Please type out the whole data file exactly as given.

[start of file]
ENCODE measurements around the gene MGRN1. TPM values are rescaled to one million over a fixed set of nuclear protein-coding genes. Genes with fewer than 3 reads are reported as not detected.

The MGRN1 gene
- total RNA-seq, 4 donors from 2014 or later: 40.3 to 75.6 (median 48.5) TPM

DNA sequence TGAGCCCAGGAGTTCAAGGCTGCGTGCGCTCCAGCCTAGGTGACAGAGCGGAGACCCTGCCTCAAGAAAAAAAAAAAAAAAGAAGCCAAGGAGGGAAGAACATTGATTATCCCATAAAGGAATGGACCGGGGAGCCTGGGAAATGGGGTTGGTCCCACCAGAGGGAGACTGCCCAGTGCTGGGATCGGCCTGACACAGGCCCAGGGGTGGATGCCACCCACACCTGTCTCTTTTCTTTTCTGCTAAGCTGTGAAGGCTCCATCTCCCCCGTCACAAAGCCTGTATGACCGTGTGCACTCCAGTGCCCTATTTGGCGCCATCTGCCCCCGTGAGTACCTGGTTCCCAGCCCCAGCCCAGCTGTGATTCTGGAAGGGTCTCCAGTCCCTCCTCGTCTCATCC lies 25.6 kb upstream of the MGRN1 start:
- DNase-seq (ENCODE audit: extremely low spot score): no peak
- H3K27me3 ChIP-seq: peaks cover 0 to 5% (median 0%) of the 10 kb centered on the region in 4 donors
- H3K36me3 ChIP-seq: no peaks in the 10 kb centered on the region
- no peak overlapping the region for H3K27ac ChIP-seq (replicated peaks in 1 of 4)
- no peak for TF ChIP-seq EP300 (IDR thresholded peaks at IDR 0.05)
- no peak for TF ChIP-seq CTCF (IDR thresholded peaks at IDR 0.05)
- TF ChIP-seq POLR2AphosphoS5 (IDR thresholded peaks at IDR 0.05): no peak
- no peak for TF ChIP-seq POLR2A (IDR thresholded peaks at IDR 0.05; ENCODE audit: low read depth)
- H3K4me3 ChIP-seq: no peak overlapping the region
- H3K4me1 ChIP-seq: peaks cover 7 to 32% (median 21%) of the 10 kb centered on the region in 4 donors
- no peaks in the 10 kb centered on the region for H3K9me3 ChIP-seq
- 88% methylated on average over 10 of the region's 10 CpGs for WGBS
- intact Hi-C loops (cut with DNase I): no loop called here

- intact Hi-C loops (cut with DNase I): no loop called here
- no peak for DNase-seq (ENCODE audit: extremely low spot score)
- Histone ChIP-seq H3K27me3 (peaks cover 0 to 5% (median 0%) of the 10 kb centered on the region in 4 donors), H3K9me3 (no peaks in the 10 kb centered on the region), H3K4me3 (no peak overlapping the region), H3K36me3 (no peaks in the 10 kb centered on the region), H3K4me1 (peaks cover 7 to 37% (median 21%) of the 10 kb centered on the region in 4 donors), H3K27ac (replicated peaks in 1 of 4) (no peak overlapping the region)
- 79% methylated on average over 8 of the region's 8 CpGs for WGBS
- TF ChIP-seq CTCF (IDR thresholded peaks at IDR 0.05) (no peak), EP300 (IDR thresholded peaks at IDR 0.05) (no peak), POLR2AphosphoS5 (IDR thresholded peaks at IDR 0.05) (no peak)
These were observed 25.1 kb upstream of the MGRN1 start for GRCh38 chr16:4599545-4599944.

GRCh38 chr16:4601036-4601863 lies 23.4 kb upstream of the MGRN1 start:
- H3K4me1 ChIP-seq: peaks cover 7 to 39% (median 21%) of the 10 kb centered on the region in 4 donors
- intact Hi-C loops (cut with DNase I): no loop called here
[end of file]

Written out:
ENCODE measurements around the gene MGRN1. TPM values are rescaled to one million over a fixed set of nuclear protein-coding genes. Genes with fewer than 3 reads are reported as not detected.

The MGRN1 gene
- total RNA-seq, 4 donors from 2014 or later: 40.3 to 75.6 (median 48.5) TPM

DNA sequence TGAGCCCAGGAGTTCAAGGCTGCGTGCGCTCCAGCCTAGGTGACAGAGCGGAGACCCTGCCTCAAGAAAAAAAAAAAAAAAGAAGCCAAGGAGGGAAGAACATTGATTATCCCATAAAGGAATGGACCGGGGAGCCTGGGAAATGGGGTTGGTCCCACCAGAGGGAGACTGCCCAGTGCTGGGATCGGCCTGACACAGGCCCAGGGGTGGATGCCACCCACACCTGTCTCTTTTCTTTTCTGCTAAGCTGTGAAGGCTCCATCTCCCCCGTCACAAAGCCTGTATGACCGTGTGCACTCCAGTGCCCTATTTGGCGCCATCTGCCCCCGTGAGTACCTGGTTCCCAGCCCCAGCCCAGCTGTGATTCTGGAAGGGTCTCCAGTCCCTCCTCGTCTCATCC lies 25.6 kb upstream of the MGRN1 start:
- DNase-seq (ENCODE audit: extremely low spot score): no peak
- H3K27me3 ChIP-seq: peaks cover 0 to 5% (median 0%) of the 10 kb centered on the region in 4 donors
- H3K36me3 ChIP-seq: no peaks in the 10 kb centered on the region
- no peak overlapping the region for H3K27ac ChIP-seq (replicated peaks in 1 of 4)
- no peak for TF ChIP-seq EP300 (IDR thresholded peaks at IDR 0.05)
- no peak for TF ChIP-seq CTCF (IDR thresholded peaks at IDR 0.05)
- TF ChIP-seq POLR2AphosphoS5 (IDR thresholded peaks at IDR 0.05): no peak
- no peak for TF ChIP-seq POLR2A (IDR thresholded peaks at IDR 0.05; ENCODE audit: low read depth)
- H3K4me3 ChIP-seq: no peak overlapping the region
- H3K4me1 ChIP-seq: peaks cover 7 to 32% (median 21%) of the 10 kb centered on the region in 4 donors
- no peaks in the 10 kb centered on the region for H3K9me3 ChIP-seq
- 88% methylated on average over 10 of the region's 10 CpGs for WGBS
- intact Hi-C loops (cut with DNase I): no loop called here

- intact Hi-C loops (cut with DNase I): no loop called here
- no peak for DNase-seq (ENCODE audit: extremely low spot score)
- Histone ChIP-seq H3K27me3 (peaks cover 0 to 5% (median 0%) of the 10 kb centered on the region in 4 donors), H3K9me3 (no peaks in the 10 kb centered on the region), H3K4me3 (no peak overlapping the region), H3K36me3 (no peaks in the 10 kb centered on the region), H3K4me1 (peaks cover 7 to 37% (median 21%) of the 10 kb centered on the region in 4 donors), H3K27ac (replicated peaks in 1 of 4) (no peak overlapping the region)
- 79% methylated on average over 8 of the region's 8 CpGs for WGBS
- TF ChIP-seq CTCF (IDR thresholded peaks at IDR 0.05) (no peak), EP300 (IDR thresholded peaks at IDR 0.05) (no peak), POLR2AphosphoS5 (IDR thresholded peaks at IDR 0.05) (no peak)
These were observed 25.1 kb upstream of the MGRN1 start for GRCh38 chr16:4599545-4599944.

GRCh38 chr16:4601036-4601863 lies 23.4 kb upstream of the MGRN1 start:
- H3K4me1 ChIP-seq: peaks cover 7 to 39% (median 21%) of the 10 kb centered on the region in 4 donors
- intact Hi-C loops (cut with DNase I): no loop called here